The lack of clarity in Andrews’ position allowed him to slightly alter the scope of his powers depending on who he was dealing with. This ambiguity allowed him to orchestrate the arrests of several strike leaders on June 17 and shut down the Western Labour News not long after. Prior to the June 17 arrests, Andrews and others of the Citizens met with Provincial prosecutors, Minister Robertson, and others to determine which of the strike leaders would be arrested. Furthermore, he used his influence and tactical acumen to determine almost every aspect of the subsequent trials. He chose which of the arrested would be tried under the new Immigration Act and which would be tried under the Criminal Code; he had a hand in the selection of the judges and officials overseeing the trials; he hired a private detective agency to thoroughly investigate every possible juror to stack the jury in favour of the prosecution; and he prosecuted the accused himself.
Andrews’ arguments in court frequently spoke to ideals of morality, love of one’s country, veterans’ sacrifices, religion, and British pride. His closing address to the jury for R.B. Russell’s trial clocked in at nearly 6 hours. His legal services were paid for by the Federal Government, out of funds that were intended to be used to help returning veterans adjust to civilian life. In total, for his work orchestrating the arrests of the strike leaders and their prosecution, Andrews was paid over $47,000. This was over three times what the Prime Minister made in 1920 (Kramer and Mitchell 2010, 291).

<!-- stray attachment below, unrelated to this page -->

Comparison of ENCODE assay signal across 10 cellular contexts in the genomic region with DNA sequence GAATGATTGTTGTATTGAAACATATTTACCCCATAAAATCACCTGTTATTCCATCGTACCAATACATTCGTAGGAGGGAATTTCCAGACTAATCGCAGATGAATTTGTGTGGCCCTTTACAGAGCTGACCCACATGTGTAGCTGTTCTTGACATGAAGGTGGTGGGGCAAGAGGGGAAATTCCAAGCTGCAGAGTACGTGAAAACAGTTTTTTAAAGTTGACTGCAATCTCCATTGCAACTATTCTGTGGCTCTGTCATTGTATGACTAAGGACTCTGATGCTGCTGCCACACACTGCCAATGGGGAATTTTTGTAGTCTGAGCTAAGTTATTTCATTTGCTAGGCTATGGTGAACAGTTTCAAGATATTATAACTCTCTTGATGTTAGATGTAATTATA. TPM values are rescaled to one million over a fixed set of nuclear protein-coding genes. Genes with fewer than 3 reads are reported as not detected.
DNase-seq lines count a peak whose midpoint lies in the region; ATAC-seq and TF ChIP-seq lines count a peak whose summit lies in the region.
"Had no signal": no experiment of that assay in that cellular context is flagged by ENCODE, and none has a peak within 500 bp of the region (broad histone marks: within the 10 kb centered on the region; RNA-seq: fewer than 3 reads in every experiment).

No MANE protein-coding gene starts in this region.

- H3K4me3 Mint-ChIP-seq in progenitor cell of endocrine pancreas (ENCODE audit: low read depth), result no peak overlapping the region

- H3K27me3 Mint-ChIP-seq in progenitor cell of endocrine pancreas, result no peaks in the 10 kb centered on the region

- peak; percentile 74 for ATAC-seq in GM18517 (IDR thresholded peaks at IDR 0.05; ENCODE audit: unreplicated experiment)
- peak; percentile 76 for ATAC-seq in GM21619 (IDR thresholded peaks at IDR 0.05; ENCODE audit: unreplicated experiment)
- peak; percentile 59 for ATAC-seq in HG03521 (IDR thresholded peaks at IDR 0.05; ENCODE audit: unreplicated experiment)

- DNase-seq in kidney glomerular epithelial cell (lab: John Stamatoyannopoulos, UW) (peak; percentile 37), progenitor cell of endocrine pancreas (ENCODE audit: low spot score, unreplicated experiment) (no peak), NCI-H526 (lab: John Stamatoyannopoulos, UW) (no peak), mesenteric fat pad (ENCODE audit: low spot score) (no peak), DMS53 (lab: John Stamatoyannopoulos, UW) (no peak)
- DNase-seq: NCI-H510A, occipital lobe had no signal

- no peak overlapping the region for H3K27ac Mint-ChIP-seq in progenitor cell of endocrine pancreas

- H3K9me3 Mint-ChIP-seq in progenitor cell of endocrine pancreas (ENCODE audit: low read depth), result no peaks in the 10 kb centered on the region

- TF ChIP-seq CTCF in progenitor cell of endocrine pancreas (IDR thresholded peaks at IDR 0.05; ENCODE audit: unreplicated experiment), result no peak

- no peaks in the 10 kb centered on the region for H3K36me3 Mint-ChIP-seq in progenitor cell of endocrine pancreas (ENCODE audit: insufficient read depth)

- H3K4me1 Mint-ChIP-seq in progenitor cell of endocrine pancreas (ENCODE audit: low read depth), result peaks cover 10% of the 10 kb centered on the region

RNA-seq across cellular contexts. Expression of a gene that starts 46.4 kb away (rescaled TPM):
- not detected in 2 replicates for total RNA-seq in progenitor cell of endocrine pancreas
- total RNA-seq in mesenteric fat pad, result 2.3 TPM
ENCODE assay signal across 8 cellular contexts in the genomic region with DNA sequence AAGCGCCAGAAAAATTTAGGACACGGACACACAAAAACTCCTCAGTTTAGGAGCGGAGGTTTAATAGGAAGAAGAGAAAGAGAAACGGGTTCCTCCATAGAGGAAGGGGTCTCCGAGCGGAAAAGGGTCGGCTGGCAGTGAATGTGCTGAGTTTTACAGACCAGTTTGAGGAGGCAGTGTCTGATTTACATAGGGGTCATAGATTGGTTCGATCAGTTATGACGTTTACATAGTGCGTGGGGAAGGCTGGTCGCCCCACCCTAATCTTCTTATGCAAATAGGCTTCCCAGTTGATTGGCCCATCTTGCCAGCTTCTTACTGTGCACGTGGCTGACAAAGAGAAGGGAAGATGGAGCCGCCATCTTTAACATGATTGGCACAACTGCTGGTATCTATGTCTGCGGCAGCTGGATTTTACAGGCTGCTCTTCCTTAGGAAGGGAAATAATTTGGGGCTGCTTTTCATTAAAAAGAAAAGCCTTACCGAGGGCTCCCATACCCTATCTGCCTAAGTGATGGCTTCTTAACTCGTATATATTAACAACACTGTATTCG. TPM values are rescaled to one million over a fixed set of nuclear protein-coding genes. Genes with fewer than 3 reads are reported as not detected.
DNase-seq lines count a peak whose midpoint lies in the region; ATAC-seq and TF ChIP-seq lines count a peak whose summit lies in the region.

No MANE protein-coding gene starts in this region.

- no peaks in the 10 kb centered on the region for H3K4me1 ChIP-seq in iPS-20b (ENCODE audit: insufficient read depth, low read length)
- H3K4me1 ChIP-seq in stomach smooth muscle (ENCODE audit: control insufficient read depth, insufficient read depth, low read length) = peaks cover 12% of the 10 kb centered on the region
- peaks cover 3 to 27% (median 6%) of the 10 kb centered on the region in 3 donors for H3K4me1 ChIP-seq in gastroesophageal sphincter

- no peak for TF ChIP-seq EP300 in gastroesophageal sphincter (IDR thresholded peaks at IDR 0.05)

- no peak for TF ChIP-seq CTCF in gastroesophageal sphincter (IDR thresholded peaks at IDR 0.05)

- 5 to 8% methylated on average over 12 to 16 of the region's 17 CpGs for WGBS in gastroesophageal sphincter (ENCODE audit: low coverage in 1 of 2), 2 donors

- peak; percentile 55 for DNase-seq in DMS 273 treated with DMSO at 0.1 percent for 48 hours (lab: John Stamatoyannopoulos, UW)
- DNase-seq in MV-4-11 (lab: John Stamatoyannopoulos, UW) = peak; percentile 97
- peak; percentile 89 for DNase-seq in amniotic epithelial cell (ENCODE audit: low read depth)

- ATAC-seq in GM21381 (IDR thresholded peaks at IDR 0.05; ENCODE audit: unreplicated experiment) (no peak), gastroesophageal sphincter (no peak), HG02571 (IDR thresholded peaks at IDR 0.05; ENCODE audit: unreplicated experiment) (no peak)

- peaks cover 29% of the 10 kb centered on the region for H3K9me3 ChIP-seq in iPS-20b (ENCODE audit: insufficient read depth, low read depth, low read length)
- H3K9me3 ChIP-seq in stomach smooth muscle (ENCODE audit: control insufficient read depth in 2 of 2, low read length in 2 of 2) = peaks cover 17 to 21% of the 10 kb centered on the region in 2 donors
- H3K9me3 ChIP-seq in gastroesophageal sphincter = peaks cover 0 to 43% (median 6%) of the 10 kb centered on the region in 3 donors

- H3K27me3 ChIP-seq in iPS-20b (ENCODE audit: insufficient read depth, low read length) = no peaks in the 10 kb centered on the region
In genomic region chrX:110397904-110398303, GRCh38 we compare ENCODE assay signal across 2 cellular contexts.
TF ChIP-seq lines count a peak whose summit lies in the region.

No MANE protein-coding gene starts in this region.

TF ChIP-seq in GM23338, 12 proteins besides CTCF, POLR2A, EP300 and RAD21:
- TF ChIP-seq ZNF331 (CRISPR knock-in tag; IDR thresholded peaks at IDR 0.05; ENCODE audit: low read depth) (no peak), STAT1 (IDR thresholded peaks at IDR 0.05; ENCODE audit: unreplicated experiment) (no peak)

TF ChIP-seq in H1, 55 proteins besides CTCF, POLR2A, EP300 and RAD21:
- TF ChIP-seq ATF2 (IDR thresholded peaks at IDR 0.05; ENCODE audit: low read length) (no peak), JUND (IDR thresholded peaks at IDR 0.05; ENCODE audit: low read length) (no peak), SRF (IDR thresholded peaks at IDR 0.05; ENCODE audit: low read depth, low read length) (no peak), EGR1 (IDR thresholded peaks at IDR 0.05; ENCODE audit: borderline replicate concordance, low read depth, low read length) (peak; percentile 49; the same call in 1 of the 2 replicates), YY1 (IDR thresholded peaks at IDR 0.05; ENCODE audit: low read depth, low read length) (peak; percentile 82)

After the strike, Andrews was the President of the Law Society of Manitoba from 1922-1925 and received accolades and awards for his successful career. His firm was inherited by Aikens, MacAuley, and Thorvaldson LLP. He died on January 31, 1950 and was buried in St. John’s Cathedral Cemetery.
Image Source: COWA. Photograph Collection (P1 File 42).
James Bowes Coyne was born on August 24, 1878 in St. Thomas, Ontario. He went to Upper Canada College and the University of Toronto, and studied law at Osgoode Hall. He was called to the Ontario Bar in 1904 and was called to the Manitoba Bar the following year when he moved to Winnipeg and became a partner at the Winnipeg firm Aikins, Robson, Fullerton, and Coyne (by 1919, the firm’s name was “Coyne, McVicar, and Martin”). In Winnipeg, Coyne – or “Bogus”, as he we nicknamed – had a successful law career: he was made King’s Counsel in 1916 and, that same year, became a Bencher for the Law Society of Manitoba (a position he held until 1925). Coyne was also a member of Winnipeg social elite – he was a member of both the Carleton Club and the Manitoba Club. Politically, Coyne was a Liberal.